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Scripture and Tradition? Where does Tradition stand?

Loutzenhiser's picture

We will continue the 2 Tim and 1 Thess here. I will bring the last posts from each thread here.

Let me define the thread subject here. We all agree that Scripture is foundational to the church, but where does tradition stand and what tradition.

Some questions -

Is a tradition considered to be apostolical even though it is announced and defined at a later date?

Must a tradition have some other supporting evidence or is the church's "word" good enough for it to be considered canonical?

Is Dogma tradition or just a church's view?

What support must a tradition have to be canonical? (such as multi-church support?)

Are views and teachings about a tradition also tradition or just a church's opinion?

michael_legna's picture

You really aren't addressing the primary issue here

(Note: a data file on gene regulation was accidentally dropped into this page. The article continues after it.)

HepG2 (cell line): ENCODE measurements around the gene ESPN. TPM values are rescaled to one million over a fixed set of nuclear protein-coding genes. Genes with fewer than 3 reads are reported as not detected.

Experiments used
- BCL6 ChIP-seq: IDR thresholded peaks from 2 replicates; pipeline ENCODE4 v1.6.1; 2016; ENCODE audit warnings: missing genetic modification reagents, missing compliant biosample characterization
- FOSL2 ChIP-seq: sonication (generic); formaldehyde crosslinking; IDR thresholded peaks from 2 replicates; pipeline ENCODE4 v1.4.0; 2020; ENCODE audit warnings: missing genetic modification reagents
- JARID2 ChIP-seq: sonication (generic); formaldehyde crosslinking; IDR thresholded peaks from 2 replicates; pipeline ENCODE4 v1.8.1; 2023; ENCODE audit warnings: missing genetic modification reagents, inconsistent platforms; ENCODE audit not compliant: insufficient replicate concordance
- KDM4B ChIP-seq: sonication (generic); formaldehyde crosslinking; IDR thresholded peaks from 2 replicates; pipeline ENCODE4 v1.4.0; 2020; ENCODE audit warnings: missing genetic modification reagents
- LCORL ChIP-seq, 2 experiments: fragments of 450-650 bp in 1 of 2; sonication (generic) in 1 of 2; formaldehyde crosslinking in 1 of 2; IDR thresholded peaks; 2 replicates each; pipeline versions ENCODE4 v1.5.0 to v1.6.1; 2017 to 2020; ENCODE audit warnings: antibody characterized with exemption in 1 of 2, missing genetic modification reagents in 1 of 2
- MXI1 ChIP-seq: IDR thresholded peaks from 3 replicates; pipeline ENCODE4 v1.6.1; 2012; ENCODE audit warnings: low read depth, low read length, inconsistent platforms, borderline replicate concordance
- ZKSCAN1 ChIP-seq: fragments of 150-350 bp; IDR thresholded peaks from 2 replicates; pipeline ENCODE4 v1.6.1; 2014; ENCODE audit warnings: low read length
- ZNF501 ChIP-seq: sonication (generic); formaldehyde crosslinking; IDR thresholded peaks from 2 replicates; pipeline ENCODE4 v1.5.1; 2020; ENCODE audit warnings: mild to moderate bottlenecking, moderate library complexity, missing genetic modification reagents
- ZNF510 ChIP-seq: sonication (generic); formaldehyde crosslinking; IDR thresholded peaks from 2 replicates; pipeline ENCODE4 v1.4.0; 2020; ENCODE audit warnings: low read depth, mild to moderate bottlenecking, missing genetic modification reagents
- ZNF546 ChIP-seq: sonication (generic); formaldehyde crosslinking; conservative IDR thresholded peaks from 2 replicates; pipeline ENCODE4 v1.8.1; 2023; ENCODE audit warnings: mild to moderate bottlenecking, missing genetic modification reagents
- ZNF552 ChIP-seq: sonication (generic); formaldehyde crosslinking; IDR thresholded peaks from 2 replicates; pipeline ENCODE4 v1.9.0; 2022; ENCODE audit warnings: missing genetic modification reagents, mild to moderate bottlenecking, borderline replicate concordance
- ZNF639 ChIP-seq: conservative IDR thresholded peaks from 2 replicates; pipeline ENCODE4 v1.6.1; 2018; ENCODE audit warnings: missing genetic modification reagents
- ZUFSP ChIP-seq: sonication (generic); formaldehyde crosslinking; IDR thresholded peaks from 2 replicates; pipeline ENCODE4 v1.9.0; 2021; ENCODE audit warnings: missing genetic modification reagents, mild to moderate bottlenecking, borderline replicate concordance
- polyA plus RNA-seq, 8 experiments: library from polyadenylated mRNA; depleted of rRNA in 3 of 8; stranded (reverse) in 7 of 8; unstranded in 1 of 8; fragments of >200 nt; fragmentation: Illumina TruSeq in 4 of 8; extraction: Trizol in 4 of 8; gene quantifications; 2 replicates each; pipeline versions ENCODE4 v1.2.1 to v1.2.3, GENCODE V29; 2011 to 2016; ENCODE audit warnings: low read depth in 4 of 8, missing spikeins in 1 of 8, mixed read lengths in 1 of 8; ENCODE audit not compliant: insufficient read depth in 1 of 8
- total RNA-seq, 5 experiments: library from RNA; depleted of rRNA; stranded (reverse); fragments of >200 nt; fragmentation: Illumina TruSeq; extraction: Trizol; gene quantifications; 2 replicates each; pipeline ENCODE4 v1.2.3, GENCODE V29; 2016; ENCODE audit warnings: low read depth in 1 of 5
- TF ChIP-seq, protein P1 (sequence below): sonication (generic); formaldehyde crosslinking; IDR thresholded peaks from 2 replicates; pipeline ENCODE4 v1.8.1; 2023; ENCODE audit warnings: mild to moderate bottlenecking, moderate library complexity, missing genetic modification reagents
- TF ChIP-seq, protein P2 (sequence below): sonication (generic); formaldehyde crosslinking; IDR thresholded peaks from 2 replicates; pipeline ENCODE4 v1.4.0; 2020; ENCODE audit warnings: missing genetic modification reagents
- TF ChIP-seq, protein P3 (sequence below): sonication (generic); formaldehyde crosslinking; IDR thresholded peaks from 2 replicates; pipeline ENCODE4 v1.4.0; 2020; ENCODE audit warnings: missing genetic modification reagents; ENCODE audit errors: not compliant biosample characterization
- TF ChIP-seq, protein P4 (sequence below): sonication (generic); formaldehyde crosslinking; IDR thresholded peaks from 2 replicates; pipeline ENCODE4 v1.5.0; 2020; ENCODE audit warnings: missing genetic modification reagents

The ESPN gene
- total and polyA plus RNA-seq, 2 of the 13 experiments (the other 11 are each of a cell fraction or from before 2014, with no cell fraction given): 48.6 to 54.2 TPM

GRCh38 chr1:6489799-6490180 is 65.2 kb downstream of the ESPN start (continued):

Robert said -
1 Cor 3 is clearly referring to man and his works here on earth. If they are of God then God will reward you in the afterlife. If they are of man/self then your works will be burned up and you will not be rewarded (suffer loss) but the man will be saved.

Robert said -
This is of course a very concise summation of a great book on faith and the works that are produced from faith.

It is even a very concise summation of this whole section which is why perhaps it would be better to do a detailed analysis of the section before coming to a conclusion.

The word Purgatory is based on the root word purge. The Catholic Church uses the term Purgatory to refer to the purging of our works which do not measure up to the standards of heavenly existence. It comes in part, but not completely, from the reference to the burning away of our works in 1 Cor 3:10-17